Conversations that veer toward a living wage, affordable health care benefits and lowering obstacles for the poor to reach the middle class are often derailed by labels like socialism or communism. I like how Buffett puts it.

Nobody should be left behind.

That’s not an -ism. It’s just taking care of your fellow human.

COVID-19 humbled many who were living well. Lawyers. Architects. Stockbrokers. The white-collar world took this disaster on the chin. That doesn’t happen often. COVID-19 has redefined what essential really means. It should also show us the value of not leaving anyone behind, be it a lawyer or a grocery store clerk.

--  Kevin Maurer

(H/T to Bill Murphy. Subscribe to his newsletter here.)
For new subscribers, we’re sending out this newsletter in an effort to track the coronavirus impact on the Cape Fear Region. Cape Fear Collective (CFC) is using NC 2-1-1 - a service run by the United Way of North Carolina. It allows residents to get free, confidential information and referrals related to community services. Consider It a metaphorical flashlight, allowing us to see trouble spots.
This update covers March 16 through May 3 for New Hanover, Onslow, Brunswick, Columbus, and Pender Counties. The archive of past weeks can be found here.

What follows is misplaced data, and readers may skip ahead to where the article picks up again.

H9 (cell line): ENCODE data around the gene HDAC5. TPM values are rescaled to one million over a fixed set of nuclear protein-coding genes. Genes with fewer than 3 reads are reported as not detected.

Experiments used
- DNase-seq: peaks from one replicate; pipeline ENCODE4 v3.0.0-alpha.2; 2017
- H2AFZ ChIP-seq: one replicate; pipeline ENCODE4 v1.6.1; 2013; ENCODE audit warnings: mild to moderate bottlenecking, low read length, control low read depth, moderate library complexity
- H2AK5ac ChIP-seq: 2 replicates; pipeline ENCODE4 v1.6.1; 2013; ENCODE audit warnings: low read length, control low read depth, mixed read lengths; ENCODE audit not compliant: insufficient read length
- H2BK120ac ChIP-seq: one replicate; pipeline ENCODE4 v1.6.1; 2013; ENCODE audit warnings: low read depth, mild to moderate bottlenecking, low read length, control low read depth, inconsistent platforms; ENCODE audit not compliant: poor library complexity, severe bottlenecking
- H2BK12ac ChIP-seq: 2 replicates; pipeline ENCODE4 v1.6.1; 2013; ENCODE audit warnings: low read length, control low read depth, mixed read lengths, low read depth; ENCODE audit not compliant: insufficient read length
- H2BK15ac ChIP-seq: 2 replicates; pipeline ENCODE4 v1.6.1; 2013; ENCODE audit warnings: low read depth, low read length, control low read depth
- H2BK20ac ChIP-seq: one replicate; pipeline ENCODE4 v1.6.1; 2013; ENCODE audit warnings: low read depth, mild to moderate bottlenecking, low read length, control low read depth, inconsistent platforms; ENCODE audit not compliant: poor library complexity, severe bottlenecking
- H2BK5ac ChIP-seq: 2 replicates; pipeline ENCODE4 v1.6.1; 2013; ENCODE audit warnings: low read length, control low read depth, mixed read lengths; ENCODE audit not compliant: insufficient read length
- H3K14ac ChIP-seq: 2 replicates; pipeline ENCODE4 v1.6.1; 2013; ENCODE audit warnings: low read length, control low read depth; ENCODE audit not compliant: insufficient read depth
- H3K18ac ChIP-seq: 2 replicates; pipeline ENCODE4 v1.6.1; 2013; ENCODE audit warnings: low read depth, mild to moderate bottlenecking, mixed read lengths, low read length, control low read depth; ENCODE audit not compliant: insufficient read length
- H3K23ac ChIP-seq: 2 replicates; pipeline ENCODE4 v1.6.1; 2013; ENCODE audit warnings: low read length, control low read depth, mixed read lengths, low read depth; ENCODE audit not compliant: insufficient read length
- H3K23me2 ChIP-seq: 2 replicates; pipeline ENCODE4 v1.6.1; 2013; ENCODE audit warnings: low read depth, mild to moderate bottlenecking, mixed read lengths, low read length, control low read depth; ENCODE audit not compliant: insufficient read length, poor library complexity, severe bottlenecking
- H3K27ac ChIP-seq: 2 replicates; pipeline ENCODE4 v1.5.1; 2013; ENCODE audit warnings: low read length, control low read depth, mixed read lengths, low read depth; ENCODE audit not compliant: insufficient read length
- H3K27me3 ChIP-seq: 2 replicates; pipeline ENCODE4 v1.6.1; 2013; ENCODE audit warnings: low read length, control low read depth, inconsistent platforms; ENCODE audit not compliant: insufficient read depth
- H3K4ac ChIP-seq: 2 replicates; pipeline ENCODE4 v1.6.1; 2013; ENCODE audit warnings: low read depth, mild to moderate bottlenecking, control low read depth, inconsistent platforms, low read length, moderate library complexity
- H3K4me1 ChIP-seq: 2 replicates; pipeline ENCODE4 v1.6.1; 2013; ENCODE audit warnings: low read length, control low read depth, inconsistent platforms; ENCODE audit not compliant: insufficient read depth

If you have comments, questions or suggestions, send us an email at or look us up on Facebook, LinkedIn and Twitter.
Here is Dr. Chris Prentice, a UNCW professor and data advisor to the Cape Fear Collective and Nick Pylypiw, director of data science for the Cape Fear Collective, with a breakdown of the data. 

Although the data offers a useful window into peoples’ needs, the sample size is relatively small from a statistical standpoint. So, we shouldn’t overreact to these insights or use them in isolation to make policy and management decisions.
  • We saw a big surge in most needs for the month following President Trump’s National Emergency declaration on March 13th, but the nature of requests has shifted somewhat in the last several weeks.